Review by Martin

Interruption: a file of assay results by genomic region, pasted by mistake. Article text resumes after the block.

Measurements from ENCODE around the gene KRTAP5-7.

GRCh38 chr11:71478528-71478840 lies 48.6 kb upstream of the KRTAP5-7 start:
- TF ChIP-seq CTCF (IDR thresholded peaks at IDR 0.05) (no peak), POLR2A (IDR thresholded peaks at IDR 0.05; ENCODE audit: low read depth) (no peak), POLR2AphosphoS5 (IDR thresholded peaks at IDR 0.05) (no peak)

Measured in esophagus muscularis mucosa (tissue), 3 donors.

After noticing that the strange queue jumping stories I’d read about on Boblinks were true at Cardiff and at the first Portsmouth night, I suggested to Ann & Alexis that we move to the end of the queue at about 6.10, which we did, having arrived in Portsmouth after lunch and played pool in the pub opposite until 5.30 on a rainy afternoon. As it was still raining, we sheltered by standing in the doorway near the end of the building. I was keeping my eye on the door that the back half of the queue were loitering in front of, when the handle of our one turned and Bob’s minder appeared and let us in. He seemed very pleasant. I say he was Bob’s minder, but that’s only because the security guard we spoke to later told us he was. We waited a minute or so, then had our tickets checked and walked briskly to the front of the stage where we stayed all evening, and which, being slightly to the left of Bob’s microphone, seemed just right. After awhile the couple next to us were asked to go and speak to Bob’s minder, and that the guards would save their places. When they came back, they said they’d been asked to move from the front row, and told that the management had the right to move them if they refused. After awhile, a stage hand turned a spotlight that normally points towards Bob, to face the centre of the first few rows. This was blinding the people next to us, and after some complaints it was turned off. It seems amazing to think that Bob might actually order certain people to be moved, but that’s what seemed to be happening. The security people in front of us, who were very pleasant, said they’d been asked not to look at Bob during the performance. I agree with a review I read which mentioned how slightly unnerving it is to be so close. The sight of Dylan close up is so extraodinary anyway, and even more so for someone like me, who has been a fan for nearly 20 years, since I was 10. He looks at times a little shy about being close enough to look straight into your eyes, and even smile back when you smile at him (which he did, once). But it makes a concert so intimate, expecially when his performance is as good as it was tonight, and when he is as charismatic and charming as he was tonight. The highlights for us were Mr Tambourine Man, Hard Rain, Frankie Lee & Judas Priest (which was even better than at Cardiff), Tombstone Blues, It Ain’t Me Babe and Trying To Get To Heaven. The outstanding performance in my opinion was She Belongs To Me, which was sung beautifully and featured some lovely, fluid electric guitar from Bob. I managed to take a few pictures while the guards were otherwise engaged, and although slightly blurred, they’ve captured the atmosphere of the evening (they also have no heads in the way, obviously). I was pleased it was a good concert, firstly because it was my sister’s birthday present, but also because the first night at Portsmouth was so bad. After a beautiful trio of To Ramona, Visions Of Johanna & Mama You Been On My Mind, Bob’s performance that night went downhill rapidly. His behaviour changed noticeably, and for at least the last 11 songs he looked impatient and upset. Hia singing on some songs was halfhearted, forgetting quite a few lines, and for Gotta Serve Somebody, everything except the first verse, which he sang twice followed by whole verses of adlibbed mumbling. During Like A Rolling Stone, he stopped playing his guitar for what seemed like about 60 seconds and stared blankly at the stage. He looked like he might collapse, and seeming to regain himself, mouthed to Tony Garnier something like “I’m alright”. I’ll Be Your Baby Tonight was massacred by really awful singing, and the fact that he couldn’t remember most of the words. He started the show wonderfully with To Ramona, sung with real feeling and power, and finished it with this, sung like a drunk cat. I find it truly baffling after reading other reviews, how some people seem incapable of distinguishing between the two. In my opinion, he performs best when he’s on a roll, and in this case he lost it with Tangled Up In Blue, which I think he should either drop or rearrange. On the second night in Portsmouth, he managed to get through that song okay, although he did mumble the last two verses (the first of which was pure mumbling), and it didn’t affect the show as a whole. I think the band are good, but they’re really only the background to Bob (which is what they should be). On She Belongs To Me in particular, Bob was in total command of the stage, cradling his guitar and playfully strumming bar chords and picking melodies to illustrate his lovely singing, in a kind of majestic doodling. At the end of the evening, Bob fidgeted about while they all lined up to soak up the applause, moving his head from side to side and bending his knees up and down. It looked like he was having a stretch and winding down after some hard work. It’s because I consider him the greatest ‘recording artist’ ever that I have incredibly high expectations of him, and that’s why I don’t just manically applaud every song he performs - because he’s not always great, in fact sometimes he’s terrible. But some nights he is truly great, and casts shadows over every other ‘recording artist’ - and the second Portsmouth concert was one of those nights.